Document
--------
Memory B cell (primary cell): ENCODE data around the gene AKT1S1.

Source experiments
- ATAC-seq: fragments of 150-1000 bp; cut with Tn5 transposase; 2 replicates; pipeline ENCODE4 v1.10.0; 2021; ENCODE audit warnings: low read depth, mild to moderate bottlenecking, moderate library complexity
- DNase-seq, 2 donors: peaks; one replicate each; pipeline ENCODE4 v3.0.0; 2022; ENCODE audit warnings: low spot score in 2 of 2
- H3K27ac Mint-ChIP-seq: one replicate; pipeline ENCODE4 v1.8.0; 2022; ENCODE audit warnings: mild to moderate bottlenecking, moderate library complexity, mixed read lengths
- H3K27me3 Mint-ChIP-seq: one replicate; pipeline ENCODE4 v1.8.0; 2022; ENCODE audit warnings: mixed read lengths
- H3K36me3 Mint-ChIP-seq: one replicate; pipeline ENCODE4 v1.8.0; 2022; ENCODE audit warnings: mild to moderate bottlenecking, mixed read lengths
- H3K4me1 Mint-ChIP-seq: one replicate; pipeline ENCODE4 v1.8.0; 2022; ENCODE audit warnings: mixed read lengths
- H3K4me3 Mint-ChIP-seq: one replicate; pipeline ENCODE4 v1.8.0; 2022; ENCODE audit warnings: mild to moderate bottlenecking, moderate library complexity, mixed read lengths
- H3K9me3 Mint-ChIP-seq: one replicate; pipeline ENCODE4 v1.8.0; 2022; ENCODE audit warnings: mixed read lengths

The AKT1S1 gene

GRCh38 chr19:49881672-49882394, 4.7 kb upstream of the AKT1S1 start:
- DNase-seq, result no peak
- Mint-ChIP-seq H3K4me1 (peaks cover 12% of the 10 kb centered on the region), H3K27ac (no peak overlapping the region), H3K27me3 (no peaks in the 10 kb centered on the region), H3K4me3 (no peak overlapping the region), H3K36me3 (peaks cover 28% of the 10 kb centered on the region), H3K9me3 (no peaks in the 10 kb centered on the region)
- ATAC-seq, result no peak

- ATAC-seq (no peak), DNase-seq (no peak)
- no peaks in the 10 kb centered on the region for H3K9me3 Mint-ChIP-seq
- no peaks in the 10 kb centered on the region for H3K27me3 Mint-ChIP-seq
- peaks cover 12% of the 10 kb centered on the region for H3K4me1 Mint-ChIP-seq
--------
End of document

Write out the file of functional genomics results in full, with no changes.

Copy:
Memory B cell (primary cell): ENCODE data around the gene AKT1S1.

Source experiments
- ATAC-seq: fragments of 150-1000 bp; cut with Tn5 transposase; 2 replicates; pipeline ENCODE4 v1.10.0; 2021; ENCODE audit warnings: low read depth, mild to moderate bottlenecking, moderate library complexity
- DNase-seq, 2 donors: peaks; one replicate each; pipeline ENCODE4 v3.0.0; 2022; ENCODE audit warnings: low spot score in 2 of 2
- H3K27ac Mint-ChIP-seq: one replicate; pipeline ENCODE4 v1.8.0; 2022; ENCODE audit warnings: mild to moderate bottlenecking, moderate library complexity, mixed read lengths
- H3K27me3 Mint-ChIP-seq: one replicate; pipeline ENCODE4 v1.8.0; 2022; ENCODE audit warnings: mixed read lengths
- H3K36me3 Mint-ChIP-seq: one replicate; pipeline ENCODE4 v1.8.0; 2022; ENCODE audit warnings: mild to moderate bottlenecking, mixed read lengths
- H3K4me1 Mint-ChIP-seq: one replicate; pipeline ENCODE4 v1.8.0; 2022; ENCODE audit warnings: mixed read lengths
- H3K4me3 Mint-ChIP-seq: one replicate; pipeline ENCODE4 v1.8.0; 2022; ENCODE audit warnings: mild to moderate bottlenecking, moderate library complexity, mixed read lengths
- H3K9me3 Mint-ChIP-seq: one replicate; pipeline ENCODE4 v1.8.0; 2022; ENCODE audit warnings: mixed read lengths

The AKT1S1 gene

GRCh38 chr19:49881672-49882394, 4.7 kb upstream of the AKT1S1 start:
- DNase-seq, result no peak
- Mint-ChIP-seq H3K4me1 (peaks cover 12% of the 10 kb centered on the region), H3K27ac (no peak overlapping the region), H3K27me3 (no peaks in the 10 kb centered on the region), H3K4me3 (no peak overlapping the region), H3K36me3 (peaks cover 28% of the 10 kb centered on the region), H3K9me3 (no peaks in the 10 kb centered on the region)
- ATAC-seq, result no peak

- ATAC-seq (no peak), DNase-seq (no peak)
- no peaks in the 10 kb centered on the region for H3K9me3 Mint-ChIP-seq
- no peaks in the 10 kb centered on the region for H3K27me3 Mint-ChIP-seq
- peaks cover 12% of the 10 kb centered on the region for H3K4me1 Mint-ChIP-seq